For example, if you take a $500,000 deductible on your master property policy in order to comply with a $10,000 deductible requirement, the insurance company can endorse the policy to agree that the $10,000 deductible will apply for that property. A separate indemnification agreement can be entered into between you and the insurance company to satisfy the difference as a result of the lower deductible. Entering into this type of arrangement requires deep analysis of your loss experience, but if losses are low there is the opportunity for lower ultimate costs.
Consideration: Catastrophic Perils
Lastly, there may be very specific requirements for catastrophic perils, such as earthquakes, floods and windstorms if the property is in an area prone to these natural disasters. Specifically, flood coverage is required if the building is in a flood zone deemed a special flood hazard area. Availability of coverage for these locations is often through a combination of coverage with the National Flood Insurance Program (NFIP) and Excess coverage on your Property Policy.
Once again, this is an area where your risk management objectives for your portfolio may differ in terms of deductible levels and limits carried, which both have an impact on the cost and availability of coverage in the insurance market. Similarly, earthquake coverage and capacity is limited, so understanding the amount of coverage required and the acceptable deductible levels are very important for a property in an earthquake zone. Regardless of the lender requirements, your properties in these areas should be modeled to determine the probable maximum loss you are exposed to from any single catastrophic loss and the coverage should be structured accordingly.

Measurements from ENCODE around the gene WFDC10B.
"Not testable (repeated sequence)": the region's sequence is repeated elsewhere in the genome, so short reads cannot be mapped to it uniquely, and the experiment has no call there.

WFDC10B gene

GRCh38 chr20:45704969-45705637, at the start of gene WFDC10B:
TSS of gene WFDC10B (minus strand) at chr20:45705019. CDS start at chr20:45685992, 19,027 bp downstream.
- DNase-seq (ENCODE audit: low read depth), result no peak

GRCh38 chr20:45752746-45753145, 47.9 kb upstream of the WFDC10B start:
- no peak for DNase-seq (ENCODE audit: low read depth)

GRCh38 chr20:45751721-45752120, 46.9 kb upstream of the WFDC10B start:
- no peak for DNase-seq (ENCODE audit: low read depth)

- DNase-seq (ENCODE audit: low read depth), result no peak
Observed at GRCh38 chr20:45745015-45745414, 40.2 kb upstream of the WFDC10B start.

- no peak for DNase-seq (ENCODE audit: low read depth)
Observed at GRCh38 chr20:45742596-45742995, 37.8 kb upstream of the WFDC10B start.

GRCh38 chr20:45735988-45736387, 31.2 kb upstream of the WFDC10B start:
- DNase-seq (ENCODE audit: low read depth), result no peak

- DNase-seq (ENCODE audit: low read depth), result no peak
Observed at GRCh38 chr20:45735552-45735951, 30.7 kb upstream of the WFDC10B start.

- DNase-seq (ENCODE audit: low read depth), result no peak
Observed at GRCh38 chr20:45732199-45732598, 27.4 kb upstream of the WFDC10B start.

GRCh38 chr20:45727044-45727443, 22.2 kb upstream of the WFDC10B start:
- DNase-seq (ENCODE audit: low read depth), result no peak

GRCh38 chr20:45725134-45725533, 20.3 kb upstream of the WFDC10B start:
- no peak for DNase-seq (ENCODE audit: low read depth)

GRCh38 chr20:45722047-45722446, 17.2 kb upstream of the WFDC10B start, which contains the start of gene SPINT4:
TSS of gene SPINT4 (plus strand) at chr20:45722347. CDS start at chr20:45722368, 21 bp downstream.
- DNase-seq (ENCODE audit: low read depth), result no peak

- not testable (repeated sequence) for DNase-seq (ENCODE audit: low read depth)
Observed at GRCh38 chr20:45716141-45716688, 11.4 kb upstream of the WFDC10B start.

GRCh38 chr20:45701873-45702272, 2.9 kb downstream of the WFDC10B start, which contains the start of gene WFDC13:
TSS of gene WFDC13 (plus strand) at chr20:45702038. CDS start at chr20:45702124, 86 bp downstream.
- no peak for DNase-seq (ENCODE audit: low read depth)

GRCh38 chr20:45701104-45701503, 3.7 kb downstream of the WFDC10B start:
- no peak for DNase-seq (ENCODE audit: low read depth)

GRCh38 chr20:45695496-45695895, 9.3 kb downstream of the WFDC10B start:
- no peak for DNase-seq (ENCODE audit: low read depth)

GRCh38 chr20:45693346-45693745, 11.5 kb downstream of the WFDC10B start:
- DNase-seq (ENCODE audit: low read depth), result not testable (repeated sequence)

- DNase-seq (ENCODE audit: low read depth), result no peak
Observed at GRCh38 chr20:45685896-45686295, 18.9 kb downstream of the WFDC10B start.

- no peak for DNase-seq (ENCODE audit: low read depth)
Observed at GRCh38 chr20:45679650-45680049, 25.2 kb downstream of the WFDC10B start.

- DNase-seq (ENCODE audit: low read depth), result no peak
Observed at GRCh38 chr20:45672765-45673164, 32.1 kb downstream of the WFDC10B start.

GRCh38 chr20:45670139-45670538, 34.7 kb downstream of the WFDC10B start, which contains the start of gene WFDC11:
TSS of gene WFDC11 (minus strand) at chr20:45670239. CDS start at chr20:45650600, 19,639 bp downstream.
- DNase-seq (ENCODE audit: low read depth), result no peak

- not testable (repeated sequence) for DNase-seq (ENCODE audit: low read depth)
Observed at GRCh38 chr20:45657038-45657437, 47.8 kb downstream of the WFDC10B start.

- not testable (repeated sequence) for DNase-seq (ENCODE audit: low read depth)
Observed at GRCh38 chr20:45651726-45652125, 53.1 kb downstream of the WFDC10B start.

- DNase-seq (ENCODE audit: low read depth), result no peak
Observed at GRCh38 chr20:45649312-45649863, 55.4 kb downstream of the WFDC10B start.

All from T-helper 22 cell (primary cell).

Consideration: Enhanced Liability Coverage
Lenders will require that policies include them as an additional insured under your Policy to cover them from lawsuits resulting from property damage or bodily injury to others. They also will require specific Excess limits depending on the size and use of the building, which oftentimes will require an Umbrella or Excess Policy. Basic liability coverage typically will satisfy lender requirements. However, there are many areas where enhanced coverage can be put in place to provide additional protection. Some examples include separate limits per location, hired or non-owned automobile liability coverage and broadened contractual liability. In addition, many insurance companies that write coverage for commercial and multifamily real estate are specifically looking only to cover the lessors’ risk for that location. In the event you perform any construction activities at the location, coverage should be contemplated under your polices, as well.
Lenders may require other policies, such as workers’ compensation or automobile or pollution coverages, but understanding your risk is important to make sure you have a comprehensive risk management program in place, regardless of their requirements. By ensuring your properties are well maintained and mitigating loss wherever possible, you will improve the risk profile of your locations, thus reducing the long-term cost of insurance. Some additional considerations worth contemplating include periodic loss control inspections, proper maintenance of equipment and mechanical systems, and programs focused on mitigating hazards, such as slip-and-fall situations as discussed in the Ask the Expert column on page 2 of this issue.
Philadelphia, PA, 19102